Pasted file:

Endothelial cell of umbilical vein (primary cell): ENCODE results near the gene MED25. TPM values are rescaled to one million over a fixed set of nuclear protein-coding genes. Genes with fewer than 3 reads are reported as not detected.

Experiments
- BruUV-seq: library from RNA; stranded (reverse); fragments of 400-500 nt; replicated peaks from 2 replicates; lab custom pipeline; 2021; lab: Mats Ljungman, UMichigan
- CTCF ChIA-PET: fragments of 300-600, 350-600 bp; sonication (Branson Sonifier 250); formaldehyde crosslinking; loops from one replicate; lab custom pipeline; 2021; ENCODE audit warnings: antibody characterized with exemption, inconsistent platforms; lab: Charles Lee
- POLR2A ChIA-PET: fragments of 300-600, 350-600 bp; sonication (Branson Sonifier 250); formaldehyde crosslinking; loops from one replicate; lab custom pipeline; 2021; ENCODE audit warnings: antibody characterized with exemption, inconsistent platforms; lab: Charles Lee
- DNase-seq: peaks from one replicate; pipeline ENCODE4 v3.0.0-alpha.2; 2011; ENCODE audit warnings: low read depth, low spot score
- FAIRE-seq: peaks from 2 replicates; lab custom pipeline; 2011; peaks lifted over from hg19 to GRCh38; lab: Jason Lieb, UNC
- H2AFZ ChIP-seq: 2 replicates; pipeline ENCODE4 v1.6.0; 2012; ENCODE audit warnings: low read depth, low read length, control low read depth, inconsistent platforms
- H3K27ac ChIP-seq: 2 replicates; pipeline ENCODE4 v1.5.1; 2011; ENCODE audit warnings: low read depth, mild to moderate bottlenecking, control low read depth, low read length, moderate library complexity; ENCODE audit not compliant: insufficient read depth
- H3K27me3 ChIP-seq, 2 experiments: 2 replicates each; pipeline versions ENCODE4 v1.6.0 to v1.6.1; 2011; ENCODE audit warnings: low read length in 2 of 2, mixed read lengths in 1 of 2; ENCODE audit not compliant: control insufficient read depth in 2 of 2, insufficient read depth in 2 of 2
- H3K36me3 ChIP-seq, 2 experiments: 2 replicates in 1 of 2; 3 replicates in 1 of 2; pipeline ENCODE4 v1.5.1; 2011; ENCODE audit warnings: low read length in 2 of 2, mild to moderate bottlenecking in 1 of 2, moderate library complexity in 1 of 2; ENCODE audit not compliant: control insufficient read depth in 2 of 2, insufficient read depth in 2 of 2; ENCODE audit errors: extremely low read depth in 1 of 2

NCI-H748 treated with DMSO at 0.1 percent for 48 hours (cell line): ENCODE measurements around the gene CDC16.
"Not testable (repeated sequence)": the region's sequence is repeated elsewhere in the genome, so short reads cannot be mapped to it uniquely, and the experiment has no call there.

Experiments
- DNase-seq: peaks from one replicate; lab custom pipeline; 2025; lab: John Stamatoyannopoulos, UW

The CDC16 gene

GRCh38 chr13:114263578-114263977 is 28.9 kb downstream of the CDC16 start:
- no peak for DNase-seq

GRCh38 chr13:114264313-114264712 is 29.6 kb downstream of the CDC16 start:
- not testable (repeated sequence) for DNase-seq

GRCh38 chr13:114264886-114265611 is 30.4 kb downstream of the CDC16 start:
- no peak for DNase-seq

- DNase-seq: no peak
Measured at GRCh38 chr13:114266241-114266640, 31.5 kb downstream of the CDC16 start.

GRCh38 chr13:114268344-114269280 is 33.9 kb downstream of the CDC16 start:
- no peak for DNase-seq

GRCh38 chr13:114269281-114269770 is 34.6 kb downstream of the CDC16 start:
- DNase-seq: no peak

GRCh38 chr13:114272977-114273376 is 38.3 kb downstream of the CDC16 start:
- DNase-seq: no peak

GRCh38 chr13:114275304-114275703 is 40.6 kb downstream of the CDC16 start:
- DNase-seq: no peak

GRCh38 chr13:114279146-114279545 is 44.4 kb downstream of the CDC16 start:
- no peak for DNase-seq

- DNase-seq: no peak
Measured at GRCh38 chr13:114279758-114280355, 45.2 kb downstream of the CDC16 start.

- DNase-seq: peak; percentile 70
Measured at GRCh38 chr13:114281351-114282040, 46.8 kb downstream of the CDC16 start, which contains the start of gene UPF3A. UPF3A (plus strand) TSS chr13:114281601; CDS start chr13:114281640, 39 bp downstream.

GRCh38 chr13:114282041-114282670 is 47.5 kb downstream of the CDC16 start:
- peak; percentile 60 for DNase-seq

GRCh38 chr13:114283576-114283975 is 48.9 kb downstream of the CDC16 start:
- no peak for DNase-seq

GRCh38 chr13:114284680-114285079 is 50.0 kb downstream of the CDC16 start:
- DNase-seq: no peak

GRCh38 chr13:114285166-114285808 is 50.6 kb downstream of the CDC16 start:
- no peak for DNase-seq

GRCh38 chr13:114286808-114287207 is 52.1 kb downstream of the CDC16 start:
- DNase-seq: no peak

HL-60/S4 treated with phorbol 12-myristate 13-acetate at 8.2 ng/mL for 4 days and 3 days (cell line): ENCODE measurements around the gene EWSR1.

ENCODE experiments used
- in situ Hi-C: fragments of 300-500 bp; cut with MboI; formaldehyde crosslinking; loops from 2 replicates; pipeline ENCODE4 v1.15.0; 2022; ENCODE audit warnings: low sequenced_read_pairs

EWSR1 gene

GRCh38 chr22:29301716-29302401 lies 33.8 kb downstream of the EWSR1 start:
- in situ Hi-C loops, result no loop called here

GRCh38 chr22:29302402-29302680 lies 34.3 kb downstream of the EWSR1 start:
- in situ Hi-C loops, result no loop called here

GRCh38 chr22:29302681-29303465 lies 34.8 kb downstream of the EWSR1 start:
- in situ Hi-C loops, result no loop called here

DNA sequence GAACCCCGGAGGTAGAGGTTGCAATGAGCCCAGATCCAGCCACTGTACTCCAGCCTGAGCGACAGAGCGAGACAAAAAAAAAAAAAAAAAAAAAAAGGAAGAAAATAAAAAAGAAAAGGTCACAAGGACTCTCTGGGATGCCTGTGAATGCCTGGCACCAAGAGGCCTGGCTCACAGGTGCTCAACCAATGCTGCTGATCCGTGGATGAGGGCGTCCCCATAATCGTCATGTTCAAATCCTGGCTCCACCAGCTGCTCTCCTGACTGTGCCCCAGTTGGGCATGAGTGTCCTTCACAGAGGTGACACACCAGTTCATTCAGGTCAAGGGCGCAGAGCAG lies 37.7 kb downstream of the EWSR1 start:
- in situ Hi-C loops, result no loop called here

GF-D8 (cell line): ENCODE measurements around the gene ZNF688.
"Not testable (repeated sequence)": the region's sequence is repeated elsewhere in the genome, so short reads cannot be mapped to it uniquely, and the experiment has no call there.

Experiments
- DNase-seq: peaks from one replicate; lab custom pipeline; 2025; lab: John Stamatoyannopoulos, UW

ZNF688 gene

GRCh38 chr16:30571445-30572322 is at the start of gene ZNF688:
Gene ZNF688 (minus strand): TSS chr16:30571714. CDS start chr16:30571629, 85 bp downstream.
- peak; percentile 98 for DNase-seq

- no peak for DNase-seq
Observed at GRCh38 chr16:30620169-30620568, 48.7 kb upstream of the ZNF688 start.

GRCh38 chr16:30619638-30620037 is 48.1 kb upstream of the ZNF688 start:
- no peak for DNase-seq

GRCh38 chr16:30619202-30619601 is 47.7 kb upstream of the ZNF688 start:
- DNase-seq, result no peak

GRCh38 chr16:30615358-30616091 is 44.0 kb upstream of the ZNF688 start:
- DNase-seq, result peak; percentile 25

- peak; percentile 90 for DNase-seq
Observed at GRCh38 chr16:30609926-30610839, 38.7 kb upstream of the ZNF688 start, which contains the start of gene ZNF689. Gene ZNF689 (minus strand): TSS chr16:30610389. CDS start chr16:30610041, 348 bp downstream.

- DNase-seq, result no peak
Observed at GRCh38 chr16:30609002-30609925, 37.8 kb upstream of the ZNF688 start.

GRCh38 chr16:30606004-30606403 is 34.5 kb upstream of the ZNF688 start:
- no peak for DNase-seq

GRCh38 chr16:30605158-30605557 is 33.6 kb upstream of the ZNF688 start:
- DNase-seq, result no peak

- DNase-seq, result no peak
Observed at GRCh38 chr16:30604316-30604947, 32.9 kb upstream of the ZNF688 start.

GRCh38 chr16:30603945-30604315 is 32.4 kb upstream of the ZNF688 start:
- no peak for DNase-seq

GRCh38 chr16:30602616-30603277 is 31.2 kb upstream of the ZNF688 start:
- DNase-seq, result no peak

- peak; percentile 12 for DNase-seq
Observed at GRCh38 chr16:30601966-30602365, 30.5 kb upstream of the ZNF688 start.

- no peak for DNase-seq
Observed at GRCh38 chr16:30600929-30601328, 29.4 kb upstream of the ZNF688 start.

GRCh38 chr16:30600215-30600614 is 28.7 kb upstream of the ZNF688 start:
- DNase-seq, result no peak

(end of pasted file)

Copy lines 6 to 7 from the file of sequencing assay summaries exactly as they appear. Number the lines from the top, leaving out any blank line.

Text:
- DNase-seq: peaks from one replicate; pipeline ENCODE4 v3.0.0-alpha.2; 2011; ENCODE audit warnings: low read depth, low spot score
- FAIRE-seq: peaks from 2 replicates; lab custom pipeline; 2011; peaks lifted over from hg19 to GRCh38; lab: Jason Lieb, UNC